When CDEP started in the 1970s it went into communities …

Comment on Bush jobs for dole: 26 weeks, 25 hours per week by John Marsden.

When CDEP started in the 1970s it went into communities which agreed that everyone except pensioners would be part of the scheme, it was all in or nobody.
The effect of the policy was to give the local community control over the bulk of social security income, allowing those who work the most to get paid most and those who wanted to do nothing get paid little – a great success.
In well managed communities CDEP was great, but in the late 1980s government policy was changed as a cost saving measure to allow the scheme to be spread to urban centres – not a great success.
That policy change which reduced the number of people who could work for CDEP set up a structure where the dole competed with CDEP and those who didn’t want to contribute to the community could get the dole – a disaster in hindsight.
The scheme went downhill thereafter until we got to the very expensive and unsuccessful outsourced RJCP that has been universally condemned.
The arrangement just announced by Scullion is probably better than the way RJCP currently operates, but while it is outsourced to businesses managed outside the community it will fail to meet one of the first principles of management – take you customer with you.
The crisis facing remote communities is governance and insufficient attention is being given to improving it.
Whilst governments centralise the management of services in Canberra and Darwin, failing to engage on a professional level with remote Indigenous communities their policies and programs will continue to perform poorly.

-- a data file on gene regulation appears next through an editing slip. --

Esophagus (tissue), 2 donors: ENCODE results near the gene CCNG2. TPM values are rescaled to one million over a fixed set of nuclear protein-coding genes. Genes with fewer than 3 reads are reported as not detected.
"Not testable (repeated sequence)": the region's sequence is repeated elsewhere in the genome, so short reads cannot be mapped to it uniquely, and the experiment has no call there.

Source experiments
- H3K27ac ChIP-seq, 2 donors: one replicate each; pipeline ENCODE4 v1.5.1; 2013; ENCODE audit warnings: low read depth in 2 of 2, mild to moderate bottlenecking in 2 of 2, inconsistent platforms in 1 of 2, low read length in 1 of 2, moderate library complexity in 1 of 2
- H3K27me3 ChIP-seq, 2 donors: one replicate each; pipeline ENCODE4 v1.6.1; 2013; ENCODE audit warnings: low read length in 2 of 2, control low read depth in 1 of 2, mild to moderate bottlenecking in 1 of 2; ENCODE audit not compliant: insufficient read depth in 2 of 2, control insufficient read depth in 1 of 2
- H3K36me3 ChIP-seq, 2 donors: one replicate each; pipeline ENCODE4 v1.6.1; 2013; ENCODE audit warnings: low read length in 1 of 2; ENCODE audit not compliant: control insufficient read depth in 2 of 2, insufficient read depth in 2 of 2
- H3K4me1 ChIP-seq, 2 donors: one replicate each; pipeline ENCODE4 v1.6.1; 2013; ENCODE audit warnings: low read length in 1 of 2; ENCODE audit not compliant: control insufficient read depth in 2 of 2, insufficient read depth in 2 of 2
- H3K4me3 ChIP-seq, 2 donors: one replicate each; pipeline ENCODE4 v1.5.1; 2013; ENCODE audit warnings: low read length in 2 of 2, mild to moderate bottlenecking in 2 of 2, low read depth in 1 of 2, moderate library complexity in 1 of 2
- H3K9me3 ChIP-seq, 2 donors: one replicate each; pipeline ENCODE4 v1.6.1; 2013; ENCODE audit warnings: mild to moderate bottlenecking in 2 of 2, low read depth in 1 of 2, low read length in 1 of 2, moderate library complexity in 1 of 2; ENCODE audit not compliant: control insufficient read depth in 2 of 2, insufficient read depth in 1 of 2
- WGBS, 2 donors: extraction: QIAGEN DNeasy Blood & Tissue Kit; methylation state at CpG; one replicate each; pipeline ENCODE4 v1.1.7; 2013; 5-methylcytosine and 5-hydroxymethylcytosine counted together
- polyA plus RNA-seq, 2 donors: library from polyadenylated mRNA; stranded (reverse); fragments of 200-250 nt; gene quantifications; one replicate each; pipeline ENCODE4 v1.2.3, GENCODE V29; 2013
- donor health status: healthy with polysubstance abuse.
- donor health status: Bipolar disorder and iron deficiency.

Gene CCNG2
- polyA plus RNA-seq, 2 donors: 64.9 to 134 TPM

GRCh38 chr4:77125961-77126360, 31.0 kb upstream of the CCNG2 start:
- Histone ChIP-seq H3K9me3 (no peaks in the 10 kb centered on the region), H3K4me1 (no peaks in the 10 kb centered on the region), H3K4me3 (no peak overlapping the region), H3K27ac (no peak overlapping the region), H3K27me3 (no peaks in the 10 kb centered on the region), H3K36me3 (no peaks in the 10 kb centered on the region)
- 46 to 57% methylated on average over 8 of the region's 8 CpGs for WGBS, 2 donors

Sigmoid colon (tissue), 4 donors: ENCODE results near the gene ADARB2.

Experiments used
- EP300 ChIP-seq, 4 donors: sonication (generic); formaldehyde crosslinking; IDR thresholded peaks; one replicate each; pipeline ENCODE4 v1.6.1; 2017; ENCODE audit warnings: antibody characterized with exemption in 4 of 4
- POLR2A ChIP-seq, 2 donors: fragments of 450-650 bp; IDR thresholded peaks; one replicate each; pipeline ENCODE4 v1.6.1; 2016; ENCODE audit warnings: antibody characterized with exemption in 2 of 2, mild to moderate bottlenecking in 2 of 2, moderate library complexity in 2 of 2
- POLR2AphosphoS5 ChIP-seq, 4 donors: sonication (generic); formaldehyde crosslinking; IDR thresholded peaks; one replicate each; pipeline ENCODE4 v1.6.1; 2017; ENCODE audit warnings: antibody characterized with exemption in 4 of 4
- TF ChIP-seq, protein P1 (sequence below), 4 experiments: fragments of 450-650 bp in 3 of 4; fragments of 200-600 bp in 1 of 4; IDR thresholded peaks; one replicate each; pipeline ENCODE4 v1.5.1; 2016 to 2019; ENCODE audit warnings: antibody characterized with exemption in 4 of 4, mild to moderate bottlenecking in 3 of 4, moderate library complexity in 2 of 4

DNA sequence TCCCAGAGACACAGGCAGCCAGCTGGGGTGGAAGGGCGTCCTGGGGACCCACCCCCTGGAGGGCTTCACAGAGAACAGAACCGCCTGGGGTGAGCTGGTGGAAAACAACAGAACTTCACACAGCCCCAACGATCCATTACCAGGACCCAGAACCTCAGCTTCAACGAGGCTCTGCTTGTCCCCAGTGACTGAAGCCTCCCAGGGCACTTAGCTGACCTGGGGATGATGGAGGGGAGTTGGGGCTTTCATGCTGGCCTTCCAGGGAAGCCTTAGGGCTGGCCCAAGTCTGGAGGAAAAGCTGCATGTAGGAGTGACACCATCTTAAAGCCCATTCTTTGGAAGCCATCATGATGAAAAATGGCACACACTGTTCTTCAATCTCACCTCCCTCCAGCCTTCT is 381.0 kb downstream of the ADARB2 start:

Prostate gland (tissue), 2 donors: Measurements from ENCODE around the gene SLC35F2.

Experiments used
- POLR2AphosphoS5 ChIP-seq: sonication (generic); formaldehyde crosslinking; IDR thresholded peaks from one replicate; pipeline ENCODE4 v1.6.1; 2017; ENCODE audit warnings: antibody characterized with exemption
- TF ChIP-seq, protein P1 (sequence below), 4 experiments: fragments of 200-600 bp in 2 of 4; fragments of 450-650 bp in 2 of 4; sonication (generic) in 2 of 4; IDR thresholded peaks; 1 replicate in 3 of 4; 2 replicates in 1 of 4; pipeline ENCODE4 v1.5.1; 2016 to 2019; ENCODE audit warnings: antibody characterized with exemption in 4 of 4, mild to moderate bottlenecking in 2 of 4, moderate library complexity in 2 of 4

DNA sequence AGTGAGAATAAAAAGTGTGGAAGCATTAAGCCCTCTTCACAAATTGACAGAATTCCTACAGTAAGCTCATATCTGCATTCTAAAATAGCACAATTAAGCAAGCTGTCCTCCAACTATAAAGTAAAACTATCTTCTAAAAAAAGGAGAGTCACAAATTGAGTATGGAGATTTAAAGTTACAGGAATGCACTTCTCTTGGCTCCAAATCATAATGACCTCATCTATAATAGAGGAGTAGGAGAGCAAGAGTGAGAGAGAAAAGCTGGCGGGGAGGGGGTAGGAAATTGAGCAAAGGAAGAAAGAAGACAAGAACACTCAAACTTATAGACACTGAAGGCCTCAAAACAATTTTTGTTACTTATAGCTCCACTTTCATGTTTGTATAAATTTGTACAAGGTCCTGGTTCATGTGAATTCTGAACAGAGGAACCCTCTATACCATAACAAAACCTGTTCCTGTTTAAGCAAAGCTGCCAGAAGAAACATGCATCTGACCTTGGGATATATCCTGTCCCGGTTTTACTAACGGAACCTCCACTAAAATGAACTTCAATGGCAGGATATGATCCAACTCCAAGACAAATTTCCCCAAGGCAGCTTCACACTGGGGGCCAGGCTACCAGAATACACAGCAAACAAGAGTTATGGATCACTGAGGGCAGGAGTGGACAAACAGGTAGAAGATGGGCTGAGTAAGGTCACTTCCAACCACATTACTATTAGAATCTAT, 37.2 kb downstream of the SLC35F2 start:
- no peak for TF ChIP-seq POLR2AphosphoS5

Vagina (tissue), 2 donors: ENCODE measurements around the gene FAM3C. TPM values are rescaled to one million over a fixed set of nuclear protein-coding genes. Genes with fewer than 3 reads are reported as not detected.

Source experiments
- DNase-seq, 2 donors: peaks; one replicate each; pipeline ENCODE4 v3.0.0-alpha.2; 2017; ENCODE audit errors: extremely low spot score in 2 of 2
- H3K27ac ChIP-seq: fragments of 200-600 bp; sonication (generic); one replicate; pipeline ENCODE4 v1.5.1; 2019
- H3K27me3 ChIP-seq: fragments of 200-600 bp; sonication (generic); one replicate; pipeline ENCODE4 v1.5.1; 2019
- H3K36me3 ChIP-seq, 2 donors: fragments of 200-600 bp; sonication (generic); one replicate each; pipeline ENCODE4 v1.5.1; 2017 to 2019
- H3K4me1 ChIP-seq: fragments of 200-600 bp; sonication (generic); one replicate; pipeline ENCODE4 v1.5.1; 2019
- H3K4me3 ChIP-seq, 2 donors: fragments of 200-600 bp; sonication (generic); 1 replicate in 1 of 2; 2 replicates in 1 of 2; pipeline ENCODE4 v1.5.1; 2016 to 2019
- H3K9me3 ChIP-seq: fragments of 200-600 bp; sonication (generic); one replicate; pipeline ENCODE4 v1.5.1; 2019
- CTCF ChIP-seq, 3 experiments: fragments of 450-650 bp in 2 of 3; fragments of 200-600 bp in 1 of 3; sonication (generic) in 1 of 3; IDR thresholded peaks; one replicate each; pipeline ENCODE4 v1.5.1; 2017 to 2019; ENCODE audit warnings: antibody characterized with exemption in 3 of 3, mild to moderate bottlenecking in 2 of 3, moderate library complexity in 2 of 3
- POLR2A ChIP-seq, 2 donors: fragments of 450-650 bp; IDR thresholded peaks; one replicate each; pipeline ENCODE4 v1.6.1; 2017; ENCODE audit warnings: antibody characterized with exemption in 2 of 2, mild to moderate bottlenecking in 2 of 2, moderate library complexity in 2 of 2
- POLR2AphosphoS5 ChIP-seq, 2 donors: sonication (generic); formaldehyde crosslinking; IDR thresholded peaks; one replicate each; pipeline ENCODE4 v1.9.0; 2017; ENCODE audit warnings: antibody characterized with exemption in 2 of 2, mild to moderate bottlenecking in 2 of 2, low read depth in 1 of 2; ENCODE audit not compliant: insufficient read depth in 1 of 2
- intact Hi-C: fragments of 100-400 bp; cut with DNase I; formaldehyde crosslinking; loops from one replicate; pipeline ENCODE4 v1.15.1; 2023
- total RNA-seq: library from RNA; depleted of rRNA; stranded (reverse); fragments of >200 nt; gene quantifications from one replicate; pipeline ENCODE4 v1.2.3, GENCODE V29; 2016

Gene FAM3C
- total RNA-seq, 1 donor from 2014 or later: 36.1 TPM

The Federal government has dismantled its once competent field operations and no longer has to implement its policies whatever they might be.
And on a practical issue, if governments do make it too hard for Traditional Owners to live on country, how will the Territory cope with perhaps 30,000 people who are unlikely to be employed living on the outskirts of the major urban centres like Darwin, Katherine and Alice Springs?
Getting Cranky.

Recent Comments by John Marsden

Elders appeal to respect sacred sites
To respond to “Difference”: There is very convincing data that demonstrates around the world that by reducing the supply of alcohol to people living in traditional hunter gatherer cultures reduces drinking to harmful levels.
The NT Government has never been serious about dealing with the issue because of the pressure from the alcohol lobby and voters that either don’t care or don’t understand the impact.
If you speak to the NT Police I think you will find that the policing of take away outlets which has impacted on supply has had a significant impact on drinking patterns.
And Walt’s bigoted comment about a consistent message: What traditional owners have been saying for at least 40 years, from my memory, is that it doesn’t matter who you are please respect Alice Springs when you visit, something all sane residents should want.
Its a simple message and I’m am surprised that Walt doesn’t blame Muslims as well.

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